Another series I like also features a WWI . nurse. The books are by Charles Todd and feature a British nurse–Sister Bess Crawford. The first novel begins on Tuesday 21 November, 1916, 8:00 am aboard the HMHS (His Majesty’s Hospital Ship) Britannic. Britannic had been requisitioned as a hospital ship with the onset of WWI and was travelling to collect wounded from Greek Macedonia, Palestine, and Mesopotania. The time and the date are important because 12 minutes later, at 8:12 a.m. an explosion rocked the ship. (Probably a mine) Fifty five minutes later the Britanic was lost beneath the sea. The Britannic had been the sister ship of the Titanic and many improvements had been undertaken so this ship could avoid the fate of the Titanic. Unfortunately simply human error was probably responsible for the quick sinking; the nurses had opened all the portholes on the fresh and breezy day to air out the chambers. There were adequate lifeboats (unlike the Titanic) and the final death toll was 30 lives. Even these lives could have been spared but several lifeboats left before the captain called”abandon ship” and they were swept into the propellor. This is a fairly accurate account of the sinking of the Britannic – I know , I researched it–(Okay, okay I googled it) And then the fiction…..Our heroine Bess is sent home to recover from a broken arm and she uncovers a mystery. I almost did not read this novel because of the author. Charles Todd—-I just had to wonder what a man could know about the emotions of a frontline nurse. Well guess what…Charles Todd is the pen name of a MOTHER and SON writing team.The first book is A DUTY TO THE DEAD 2009, AN IMPARTIAL WITNESS 2010, A BITTER TRUTH 2011, AN UNMARKED GRAVE 2012, A QUESTION OF HONOUR 2013, AN UNWILLING ACCOMPLICE 2014. One of the books deals pretty heavily with that other enemy–the spanish flu.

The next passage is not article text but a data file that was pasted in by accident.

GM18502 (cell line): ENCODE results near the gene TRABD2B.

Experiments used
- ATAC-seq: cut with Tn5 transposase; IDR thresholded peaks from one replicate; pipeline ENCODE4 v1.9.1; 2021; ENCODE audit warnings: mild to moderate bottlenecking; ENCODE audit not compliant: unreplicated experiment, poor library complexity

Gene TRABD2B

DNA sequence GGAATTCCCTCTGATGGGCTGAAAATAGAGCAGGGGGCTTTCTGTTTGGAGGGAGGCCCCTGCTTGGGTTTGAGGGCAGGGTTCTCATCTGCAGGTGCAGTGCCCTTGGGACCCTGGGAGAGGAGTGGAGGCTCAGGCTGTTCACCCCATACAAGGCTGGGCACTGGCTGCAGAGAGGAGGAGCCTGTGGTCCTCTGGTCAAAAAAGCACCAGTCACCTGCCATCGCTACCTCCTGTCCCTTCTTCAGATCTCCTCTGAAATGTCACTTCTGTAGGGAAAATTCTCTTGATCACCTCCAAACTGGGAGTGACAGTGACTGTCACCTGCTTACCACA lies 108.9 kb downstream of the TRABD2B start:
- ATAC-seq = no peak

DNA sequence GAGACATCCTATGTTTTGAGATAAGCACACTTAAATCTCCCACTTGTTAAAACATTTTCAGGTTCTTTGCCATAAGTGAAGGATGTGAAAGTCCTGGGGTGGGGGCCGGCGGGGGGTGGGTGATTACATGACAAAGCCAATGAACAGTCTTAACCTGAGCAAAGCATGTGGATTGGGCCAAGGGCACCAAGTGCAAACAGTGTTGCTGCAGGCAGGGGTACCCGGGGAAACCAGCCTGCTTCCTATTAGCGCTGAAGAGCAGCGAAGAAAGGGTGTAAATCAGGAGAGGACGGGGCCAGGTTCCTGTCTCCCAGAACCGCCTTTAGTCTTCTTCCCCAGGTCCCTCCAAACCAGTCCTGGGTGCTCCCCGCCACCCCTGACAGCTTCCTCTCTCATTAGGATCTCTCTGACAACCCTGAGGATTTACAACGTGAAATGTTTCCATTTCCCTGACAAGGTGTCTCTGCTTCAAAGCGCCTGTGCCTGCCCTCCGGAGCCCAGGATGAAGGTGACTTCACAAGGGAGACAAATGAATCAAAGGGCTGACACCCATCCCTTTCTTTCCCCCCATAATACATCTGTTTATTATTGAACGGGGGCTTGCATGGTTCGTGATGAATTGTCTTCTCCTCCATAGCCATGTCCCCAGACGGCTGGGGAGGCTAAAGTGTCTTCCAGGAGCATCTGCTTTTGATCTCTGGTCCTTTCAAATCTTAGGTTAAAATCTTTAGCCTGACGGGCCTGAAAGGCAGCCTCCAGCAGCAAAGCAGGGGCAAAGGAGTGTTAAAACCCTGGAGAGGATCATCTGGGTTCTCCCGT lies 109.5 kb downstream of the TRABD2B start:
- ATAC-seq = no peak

Charles Todd also writes a series featuring WWl veteran Inspector Ian Rutlege. I have read some good reviews BUT I have not read them
sorry i made a little mistake
Fiction novels set on Scottish Islands.